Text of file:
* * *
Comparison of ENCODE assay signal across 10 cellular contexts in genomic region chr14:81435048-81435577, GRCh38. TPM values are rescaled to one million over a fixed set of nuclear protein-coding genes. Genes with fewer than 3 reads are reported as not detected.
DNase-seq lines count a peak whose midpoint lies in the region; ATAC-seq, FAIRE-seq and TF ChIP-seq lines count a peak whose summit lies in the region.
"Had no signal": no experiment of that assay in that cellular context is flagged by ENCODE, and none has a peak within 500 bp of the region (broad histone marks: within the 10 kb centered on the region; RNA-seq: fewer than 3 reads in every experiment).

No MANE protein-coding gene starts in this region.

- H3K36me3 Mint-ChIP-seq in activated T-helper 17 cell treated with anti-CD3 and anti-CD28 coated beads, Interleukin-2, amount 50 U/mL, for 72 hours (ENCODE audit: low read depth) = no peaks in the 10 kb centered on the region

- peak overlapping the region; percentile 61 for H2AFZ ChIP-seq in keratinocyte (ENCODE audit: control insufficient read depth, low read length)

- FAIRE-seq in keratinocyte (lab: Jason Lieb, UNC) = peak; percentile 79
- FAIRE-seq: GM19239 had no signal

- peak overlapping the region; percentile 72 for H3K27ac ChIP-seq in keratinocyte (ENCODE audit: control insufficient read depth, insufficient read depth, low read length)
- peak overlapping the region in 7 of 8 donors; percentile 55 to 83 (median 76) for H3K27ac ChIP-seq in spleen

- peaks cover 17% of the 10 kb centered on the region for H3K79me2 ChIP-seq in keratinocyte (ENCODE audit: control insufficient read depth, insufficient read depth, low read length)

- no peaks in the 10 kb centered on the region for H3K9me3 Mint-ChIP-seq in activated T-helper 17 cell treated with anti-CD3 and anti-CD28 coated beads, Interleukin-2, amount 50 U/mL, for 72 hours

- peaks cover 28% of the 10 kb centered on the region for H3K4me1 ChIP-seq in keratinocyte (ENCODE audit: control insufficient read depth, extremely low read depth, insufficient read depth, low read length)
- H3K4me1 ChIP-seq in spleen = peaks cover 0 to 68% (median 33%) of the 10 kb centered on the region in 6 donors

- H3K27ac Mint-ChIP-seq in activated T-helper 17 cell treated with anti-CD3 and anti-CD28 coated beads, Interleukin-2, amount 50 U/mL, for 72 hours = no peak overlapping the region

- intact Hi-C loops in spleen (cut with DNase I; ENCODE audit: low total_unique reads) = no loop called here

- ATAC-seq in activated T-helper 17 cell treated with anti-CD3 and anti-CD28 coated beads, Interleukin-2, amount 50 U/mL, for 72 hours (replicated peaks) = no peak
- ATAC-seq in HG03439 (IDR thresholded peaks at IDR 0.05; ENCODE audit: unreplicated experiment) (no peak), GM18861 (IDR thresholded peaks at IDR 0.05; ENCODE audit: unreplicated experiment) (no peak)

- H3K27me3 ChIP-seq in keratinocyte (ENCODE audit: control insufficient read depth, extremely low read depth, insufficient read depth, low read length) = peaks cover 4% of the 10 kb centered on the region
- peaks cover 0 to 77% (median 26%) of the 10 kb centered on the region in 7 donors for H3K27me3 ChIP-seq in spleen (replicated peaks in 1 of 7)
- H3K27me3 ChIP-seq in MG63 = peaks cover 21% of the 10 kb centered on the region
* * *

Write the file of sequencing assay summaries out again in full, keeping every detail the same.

Comparison of ENCODE assay signal across 10 cellular contexts in genomic region chr14:81435048-81435577, GRCh38. TPM values are rescaled to one million over a fixed set of nuclear protein-coding genes. Genes with fewer than 3 reads are reported as not detected.
DNase-seq lines count a peak whose midpoint lies in the region; ATAC-seq, FAIRE-seq and TF ChIP-seq lines count a peak whose summit lies in the region.
"Had no signal": no experiment of that assay in that cellular context is flagged by ENCODE, and none has a peak within 500 bp of the region (broad histone marks: within the 10 kb centered on the region; RNA-seq: fewer than 3 reads in every experiment).

No MANE protein-coding gene starts in this region.

- H3K36me3 Mint-ChIP-seq in activated T-helper 17 cell treated with anti-CD3 and anti-CD28 coated beads, Interleukin-2, amount 50 U/mL, for 72 hours (ENCODE audit: low read depth) = no peaks in the 10 kb centered on the region

- peak overlapping the region; percentile 61 for H2AFZ ChIP-seq in keratinocyte (ENCODE audit: control insufficient read depth, low read length)

- FAIRE-seq in keratinocyte (lab: Jason Lieb, UNC) = peak; percentile 79
- FAIRE-seq: GM19239 had no signal

- peak overlapping the region; percentile 72 for H3K27ac ChIP-seq in keratinocyte (ENCODE audit: control insufficient read depth, insufficient read depth, low read length)
- peak overlapping the region in 7 of 8 donors; percentile 55 to 83 (median 76) for H3K27ac ChIP-seq in spleen

- peaks cover 17% of the 10 kb centered on the region for H3K79me2 ChIP-seq in keratinocyte (ENCODE audit: control insufficient read depth, insufficient read depth, low read length)

- no peaks in the 10 kb centered on the region for H3K9me3 Mint-ChIP-seq in activated T-helper 17 cell treated with anti-CD3 and anti-CD28 coated beads, Interleukin-2, amount 50 U/mL, for 72 hours

- peaks cover 28% of the 10 kb centered on the region for H3K4me1 ChIP-seq in keratinocyte (ENCODE audit: control insufficient read depth, extremely low read depth, insufficient read depth, low read length)
- H3K4me1 ChIP-seq in spleen = peaks cover 0 to 68% (median 33%) of the 10 kb centered on the region in 6 donors

- H3K27ac Mint-ChIP-seq in activated T-helper 17 cell treated with anti-CD3 and anti-CD28 coated beads, Interleukin-2, amount 50 U/mL, for 72 hours = no peak overlapping the region

- intact Hi-C loops in spleen (cut with DNase I; ENCODE audit: low total_unique reads) = no loop called here

- ATAC-seq in activated T-helper 17 cell treated with anti-CD3 and anti-CD28 coated beads, Interleukin-2, amount 50 U/mL, for 72 hours (replicated peaks) = no peak
- ATAC-seq in HG03439 (IDR thresholded peaks at IDR 0.05; ENCODE audit: unreplicated experiment) (no peak), GM18861 (IDR thresholded peaks at IDR 0.05; ENCODE audit: unreplicated experiment) (no peak)

- H3K27me3 ChIP-seq in keratinocyte (ENCODE audit: control insufficient read depth, extremely low read depth, insufficient read depth, low read length) = peaks cover 4% of the 10 kb centered on the region
- peaks cover 0 to 77% (median 26%) of the 10 kb centered on the region in 7 donors for H3K27me3 ChIP-seq in spleen (replicated peaks in 1 of 7)
- H3K27me3 ChIP-seq in MG63 = peaks cover 21% of the 10 kb centered on the region